It’s easy to consider the Aces-Storm semifinal round series as one of the best in Women’s National Basketball Association (WNBA) history. After all, each of the four matches could have gone the other way, with breaks in the crunch ultimately crafting the outcome. And, yes, if the relief etched in the faces of the winners was trumped only by the disappointment hanging over the shoulders of the losers, it’s because the inevitable What Ifs and Could Have Beens crop up in any discussion reliving the best-of-five affair.
At the same time, there can be no doubting that the Aces proved superior throughout. There’s a reason they won three straight contests after dropping the opener, and it’s not because they were luckier when they needed to be; rather, they were better when they needed to be. It’s a testament to the Storm’s championship pedigree that they hung around as well as they did given their obvious frailties. Only former Most Valuable Player awardee Breanna Stewart showed up every single time, and even her best could not approximate the combined forces of newly minted MVP A’ja Wilson, Kelsey Plum, and postseason revelation Chelsea Gray.
Make no mistake. The Storm left everything on the floor, and not simply because they wanted to prevail. More importantly for them, they fought hard because staying alive in the playoffs meant staying the retirement of living legend Sue Bird. Unfortunately, the inconsistency of their stalwarts outside of Stewart told on their competitiveness. Jewell Loyd finally made her presence felt in Game Four the other day, but it was too little, too late, especially in the face of the disappearance of the rest; not for nothing did only the two of them score in double figures.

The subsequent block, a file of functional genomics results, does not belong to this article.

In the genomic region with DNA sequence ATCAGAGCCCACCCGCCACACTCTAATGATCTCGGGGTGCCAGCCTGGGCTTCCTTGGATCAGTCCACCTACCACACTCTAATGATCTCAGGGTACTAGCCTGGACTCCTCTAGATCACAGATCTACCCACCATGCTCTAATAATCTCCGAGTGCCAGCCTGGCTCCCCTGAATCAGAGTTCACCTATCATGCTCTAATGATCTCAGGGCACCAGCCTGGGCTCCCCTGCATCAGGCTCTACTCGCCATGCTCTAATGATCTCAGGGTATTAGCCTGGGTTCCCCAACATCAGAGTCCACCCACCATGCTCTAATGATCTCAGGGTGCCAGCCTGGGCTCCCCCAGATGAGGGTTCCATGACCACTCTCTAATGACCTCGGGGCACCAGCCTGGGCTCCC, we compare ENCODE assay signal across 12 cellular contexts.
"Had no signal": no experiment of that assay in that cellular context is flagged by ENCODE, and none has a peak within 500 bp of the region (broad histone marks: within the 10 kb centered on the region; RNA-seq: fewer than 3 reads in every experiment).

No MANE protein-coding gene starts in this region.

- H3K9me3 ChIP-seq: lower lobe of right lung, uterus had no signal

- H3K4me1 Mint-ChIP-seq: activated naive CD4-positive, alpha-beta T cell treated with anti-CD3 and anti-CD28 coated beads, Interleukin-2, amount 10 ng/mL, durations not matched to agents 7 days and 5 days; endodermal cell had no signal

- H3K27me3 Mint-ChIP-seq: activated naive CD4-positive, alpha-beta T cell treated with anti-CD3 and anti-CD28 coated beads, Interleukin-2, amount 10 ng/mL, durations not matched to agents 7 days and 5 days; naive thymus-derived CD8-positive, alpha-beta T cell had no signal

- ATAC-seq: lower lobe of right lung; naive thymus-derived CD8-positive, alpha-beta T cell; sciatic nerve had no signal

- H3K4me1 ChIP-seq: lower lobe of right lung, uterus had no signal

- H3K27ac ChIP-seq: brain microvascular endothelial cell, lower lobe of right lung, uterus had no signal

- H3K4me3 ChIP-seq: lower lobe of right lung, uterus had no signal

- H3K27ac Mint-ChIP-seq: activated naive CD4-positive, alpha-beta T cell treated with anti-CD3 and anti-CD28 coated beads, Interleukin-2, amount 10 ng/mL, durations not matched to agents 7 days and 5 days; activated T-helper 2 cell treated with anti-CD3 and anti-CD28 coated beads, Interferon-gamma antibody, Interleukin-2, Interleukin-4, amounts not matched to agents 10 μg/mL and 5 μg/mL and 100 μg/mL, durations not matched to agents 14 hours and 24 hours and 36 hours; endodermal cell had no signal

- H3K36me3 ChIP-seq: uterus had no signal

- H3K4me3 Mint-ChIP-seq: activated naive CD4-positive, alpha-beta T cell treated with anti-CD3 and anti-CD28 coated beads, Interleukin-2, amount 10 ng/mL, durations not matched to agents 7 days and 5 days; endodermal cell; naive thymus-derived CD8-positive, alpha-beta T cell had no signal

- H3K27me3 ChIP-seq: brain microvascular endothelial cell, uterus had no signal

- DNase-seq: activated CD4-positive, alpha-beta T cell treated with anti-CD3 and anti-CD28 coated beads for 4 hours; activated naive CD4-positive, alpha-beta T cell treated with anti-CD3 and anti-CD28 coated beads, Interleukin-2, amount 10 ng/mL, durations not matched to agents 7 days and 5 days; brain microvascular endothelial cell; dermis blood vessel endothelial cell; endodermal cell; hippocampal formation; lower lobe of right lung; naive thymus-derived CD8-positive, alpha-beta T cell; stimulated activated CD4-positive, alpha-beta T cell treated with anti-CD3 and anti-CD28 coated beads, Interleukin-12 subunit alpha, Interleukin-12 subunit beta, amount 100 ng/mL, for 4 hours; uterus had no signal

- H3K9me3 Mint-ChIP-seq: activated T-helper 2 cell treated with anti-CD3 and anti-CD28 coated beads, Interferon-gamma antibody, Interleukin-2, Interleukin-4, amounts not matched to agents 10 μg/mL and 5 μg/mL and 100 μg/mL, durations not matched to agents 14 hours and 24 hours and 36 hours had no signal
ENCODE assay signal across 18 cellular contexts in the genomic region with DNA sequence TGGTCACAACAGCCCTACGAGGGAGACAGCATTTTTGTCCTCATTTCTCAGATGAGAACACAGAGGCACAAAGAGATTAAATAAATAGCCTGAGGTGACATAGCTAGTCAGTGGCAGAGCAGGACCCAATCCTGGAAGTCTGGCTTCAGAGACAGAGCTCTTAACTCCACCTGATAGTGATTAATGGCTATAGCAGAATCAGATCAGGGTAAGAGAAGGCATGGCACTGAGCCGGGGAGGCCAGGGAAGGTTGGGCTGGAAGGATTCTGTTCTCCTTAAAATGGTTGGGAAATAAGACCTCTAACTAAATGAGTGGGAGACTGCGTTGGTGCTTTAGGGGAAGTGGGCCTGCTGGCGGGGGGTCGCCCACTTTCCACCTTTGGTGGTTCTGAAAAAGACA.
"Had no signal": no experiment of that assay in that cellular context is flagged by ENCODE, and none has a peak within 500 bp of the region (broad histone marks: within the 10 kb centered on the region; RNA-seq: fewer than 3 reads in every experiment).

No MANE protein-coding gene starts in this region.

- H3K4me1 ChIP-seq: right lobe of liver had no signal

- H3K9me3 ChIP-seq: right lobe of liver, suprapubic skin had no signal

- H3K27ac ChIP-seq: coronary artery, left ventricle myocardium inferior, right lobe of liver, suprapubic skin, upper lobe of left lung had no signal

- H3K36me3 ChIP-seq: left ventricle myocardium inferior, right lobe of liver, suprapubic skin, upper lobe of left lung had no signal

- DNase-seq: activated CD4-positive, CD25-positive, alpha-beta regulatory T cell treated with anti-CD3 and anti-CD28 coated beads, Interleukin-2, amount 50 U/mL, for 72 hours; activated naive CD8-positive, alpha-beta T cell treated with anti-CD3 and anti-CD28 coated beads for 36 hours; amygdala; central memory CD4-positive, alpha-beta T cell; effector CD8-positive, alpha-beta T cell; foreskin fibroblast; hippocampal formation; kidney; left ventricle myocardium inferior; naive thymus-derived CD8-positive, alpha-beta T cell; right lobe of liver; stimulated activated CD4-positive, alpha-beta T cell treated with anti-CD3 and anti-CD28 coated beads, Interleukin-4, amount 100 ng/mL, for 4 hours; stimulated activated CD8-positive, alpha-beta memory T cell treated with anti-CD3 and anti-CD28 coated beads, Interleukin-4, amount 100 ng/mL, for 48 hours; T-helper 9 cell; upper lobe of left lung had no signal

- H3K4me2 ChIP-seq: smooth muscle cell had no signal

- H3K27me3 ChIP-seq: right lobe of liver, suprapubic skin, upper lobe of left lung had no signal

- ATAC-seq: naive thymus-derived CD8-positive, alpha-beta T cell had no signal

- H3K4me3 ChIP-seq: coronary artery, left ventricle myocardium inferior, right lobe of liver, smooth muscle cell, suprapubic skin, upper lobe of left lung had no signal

Perhaps the Storm would be singing a different tune had they claimed Game Three. The manner in which they snatched defeat from the throes of victory was deflating, to say the least — not unlike how the Cavaliers were all but walking dead after their faux pas at the end of regulation in Game One of the 2018 National Basketball Association Finals. All credit to them for trying, but they were toast in the extra period, as the Aces gleefully noted in the aftermath of the set-to.
The future doesn’t look bright for the Storm. Bird, the glue that held them together to the point of turning a seemingly long rebuild into title quests, is gone. And so may Stewart be in an offseason where they are compelled to fill their roster with only two signed so far. Then again, they’ve been there and done that. They have the institutional knowledge that can help them weather the brewing storm, so to speak, and far be it for them to accept staring at the backsides of the Aces in the medium term.
Anthony L. Cuaycong has been writing Courtside since BusinessWorld introduced a Sports section in 1994. He is a consultant on strategic planning, operations and Human Resources management, corporate communications, and business development.